Biochemistry -- 4 credits (includes a once a week lab). I'll preface this by saying that I'm not super comfortable with biochemistry. It doesn't come easy to me. That said, I'm probably most grateful for this FTM class because it's good for getting you familiar with some of the stuff you'll have to learn in Term 1. Biochemistry is the hardest subject of Term 1 (not an opinion, a fact, considering how many people failed the biochem midterm compared to histo and anatomy). In FTM, you go through a good portion of the stuff you will see in Term 1, like the TCA Cycle, the Electron Transport Chain, Beta-Oxidation. If you've already got this stuff down cold, then I guess it won't matter much to you, but it was a big help for me because in Term 1, the information comes at you fast, and instead of two 1 hour and 15 minute lectures a week like with FTM, you can have 8 hours of biochemistry and that's a lot of information to learn. It's nice to be able to not worry too much about learning what inhibits the complexes of the Electron Transport Chain because you've already done that, and it gives you time to focus on mRNA and 5' capping and all that jazz.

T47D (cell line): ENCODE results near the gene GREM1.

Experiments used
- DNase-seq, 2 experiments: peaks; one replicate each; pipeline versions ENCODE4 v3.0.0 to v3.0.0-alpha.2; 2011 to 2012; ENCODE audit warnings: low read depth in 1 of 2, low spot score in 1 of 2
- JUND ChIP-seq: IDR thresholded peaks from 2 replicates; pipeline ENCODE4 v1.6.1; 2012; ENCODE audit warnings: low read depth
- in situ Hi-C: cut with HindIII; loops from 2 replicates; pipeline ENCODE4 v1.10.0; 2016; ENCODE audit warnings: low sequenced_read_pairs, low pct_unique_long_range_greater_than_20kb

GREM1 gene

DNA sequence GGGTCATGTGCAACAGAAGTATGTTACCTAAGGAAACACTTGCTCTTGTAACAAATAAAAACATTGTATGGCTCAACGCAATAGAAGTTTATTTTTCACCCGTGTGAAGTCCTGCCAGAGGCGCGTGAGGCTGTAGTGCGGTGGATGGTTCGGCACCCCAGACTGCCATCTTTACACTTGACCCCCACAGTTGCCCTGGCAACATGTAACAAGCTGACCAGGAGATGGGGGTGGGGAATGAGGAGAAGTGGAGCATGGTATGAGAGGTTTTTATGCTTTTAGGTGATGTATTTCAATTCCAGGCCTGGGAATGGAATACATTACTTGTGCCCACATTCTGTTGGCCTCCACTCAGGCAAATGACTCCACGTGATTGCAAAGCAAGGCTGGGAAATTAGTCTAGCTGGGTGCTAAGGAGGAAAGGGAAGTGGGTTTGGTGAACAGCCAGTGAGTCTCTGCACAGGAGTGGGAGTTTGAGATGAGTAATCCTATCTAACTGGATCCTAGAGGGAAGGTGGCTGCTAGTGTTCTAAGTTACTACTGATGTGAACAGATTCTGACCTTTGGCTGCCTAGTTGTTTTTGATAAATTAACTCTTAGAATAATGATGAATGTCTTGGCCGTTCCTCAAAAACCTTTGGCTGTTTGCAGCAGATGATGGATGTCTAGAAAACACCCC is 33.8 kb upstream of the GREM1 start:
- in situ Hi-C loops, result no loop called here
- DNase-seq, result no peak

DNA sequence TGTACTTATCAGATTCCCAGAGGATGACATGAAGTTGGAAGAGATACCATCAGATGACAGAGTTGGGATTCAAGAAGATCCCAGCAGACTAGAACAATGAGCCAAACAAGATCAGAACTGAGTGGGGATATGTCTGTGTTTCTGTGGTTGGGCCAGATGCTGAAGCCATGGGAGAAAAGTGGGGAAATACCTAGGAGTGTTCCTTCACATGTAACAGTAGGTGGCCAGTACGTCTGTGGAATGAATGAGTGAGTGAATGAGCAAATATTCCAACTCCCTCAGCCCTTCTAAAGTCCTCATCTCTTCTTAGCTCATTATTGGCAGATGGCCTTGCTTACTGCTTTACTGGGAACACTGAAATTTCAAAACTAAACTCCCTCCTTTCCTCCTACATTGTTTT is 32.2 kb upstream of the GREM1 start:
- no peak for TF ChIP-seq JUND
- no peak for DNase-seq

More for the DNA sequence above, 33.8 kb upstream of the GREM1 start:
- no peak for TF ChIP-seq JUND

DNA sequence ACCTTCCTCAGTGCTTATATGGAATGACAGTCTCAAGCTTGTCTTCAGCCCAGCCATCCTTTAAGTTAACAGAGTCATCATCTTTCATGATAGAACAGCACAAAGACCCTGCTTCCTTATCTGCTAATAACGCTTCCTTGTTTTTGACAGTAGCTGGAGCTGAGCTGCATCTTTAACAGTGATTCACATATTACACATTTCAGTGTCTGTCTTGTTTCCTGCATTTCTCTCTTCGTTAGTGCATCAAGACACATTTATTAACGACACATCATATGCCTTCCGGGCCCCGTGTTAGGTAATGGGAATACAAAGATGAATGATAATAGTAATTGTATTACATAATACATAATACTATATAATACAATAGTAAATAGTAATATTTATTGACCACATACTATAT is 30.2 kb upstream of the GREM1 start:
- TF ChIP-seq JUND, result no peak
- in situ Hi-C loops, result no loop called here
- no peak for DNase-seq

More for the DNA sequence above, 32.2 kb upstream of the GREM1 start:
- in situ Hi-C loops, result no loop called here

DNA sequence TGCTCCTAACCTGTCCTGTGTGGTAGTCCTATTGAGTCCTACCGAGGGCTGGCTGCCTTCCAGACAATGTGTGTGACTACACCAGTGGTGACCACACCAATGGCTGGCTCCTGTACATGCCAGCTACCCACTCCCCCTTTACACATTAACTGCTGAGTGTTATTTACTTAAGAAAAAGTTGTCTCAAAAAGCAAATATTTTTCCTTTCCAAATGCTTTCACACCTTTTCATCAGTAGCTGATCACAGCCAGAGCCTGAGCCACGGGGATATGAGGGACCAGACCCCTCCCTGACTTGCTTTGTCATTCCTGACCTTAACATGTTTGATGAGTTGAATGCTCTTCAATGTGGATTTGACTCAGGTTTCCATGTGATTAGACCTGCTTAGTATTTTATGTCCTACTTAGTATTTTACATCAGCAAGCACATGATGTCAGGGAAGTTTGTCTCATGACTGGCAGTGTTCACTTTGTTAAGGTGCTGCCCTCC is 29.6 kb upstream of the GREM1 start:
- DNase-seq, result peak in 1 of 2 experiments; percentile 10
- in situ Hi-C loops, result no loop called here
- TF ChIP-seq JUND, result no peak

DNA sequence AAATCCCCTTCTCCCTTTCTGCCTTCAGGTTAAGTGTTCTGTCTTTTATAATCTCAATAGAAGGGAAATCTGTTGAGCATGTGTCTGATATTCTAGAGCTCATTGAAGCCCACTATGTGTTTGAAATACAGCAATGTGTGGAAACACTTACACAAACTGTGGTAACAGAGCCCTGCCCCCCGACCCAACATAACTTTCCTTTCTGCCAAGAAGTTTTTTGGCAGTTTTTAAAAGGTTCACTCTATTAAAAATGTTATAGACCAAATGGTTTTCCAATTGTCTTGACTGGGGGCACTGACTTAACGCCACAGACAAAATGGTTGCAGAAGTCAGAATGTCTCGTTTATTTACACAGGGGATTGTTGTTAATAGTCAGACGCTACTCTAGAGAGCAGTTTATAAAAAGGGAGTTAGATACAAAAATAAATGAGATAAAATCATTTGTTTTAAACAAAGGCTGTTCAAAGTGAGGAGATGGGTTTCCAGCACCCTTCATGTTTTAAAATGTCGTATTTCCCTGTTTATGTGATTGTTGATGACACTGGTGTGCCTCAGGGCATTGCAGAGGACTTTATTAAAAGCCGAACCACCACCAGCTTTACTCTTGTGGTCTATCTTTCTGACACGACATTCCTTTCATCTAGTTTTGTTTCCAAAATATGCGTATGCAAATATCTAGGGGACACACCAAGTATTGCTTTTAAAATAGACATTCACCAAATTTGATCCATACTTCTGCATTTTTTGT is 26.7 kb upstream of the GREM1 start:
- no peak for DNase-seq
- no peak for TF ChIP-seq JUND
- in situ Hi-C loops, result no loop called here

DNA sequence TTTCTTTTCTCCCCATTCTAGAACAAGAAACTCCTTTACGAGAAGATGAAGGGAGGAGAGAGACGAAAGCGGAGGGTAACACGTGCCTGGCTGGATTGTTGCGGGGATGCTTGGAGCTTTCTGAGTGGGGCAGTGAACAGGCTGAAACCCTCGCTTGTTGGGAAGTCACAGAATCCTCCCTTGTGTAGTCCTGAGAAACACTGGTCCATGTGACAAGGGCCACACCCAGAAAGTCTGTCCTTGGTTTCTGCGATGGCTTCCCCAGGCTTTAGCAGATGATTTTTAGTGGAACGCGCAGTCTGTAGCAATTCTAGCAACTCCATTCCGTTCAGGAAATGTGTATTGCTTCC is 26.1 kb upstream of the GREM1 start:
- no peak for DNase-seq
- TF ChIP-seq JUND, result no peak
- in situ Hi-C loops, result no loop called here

Abnormal Psychology -- 3 credits. Easy and pretty enjoyable. Four tests, each worth 25% of the grade, which, IMO, makes life easier. Our professor gave us a "blue sheet" before every test everything that we had to know and as long as you are familiar with everything on that sheet, you will get an A. You have to really try hard to not get an A.

    Physiology -- 3 credits. People had the most trouble with this one in FTM, IIRC, and that mostly had to do with the fact that there are no quizzes to buffer your grade and get you into the physio mindset. If you read the chapters in the book that correspond to the lectures, you'll do fine. Some of the guest lecturers are better than others, but if you put work into it, you should be okay. Also, there's some overlap with Anatomy, so that makes life a little easier.

    Pre-Professional Class -- 1 credit. It's an hour every Thursday and a few online self-assessment kind of quizzes where you find out if you're a visual learner or a global learner or whatever and then you comment on what you learned about yourself. You do this a few times. Just make sure you get your stuff in on time and you'll get your A.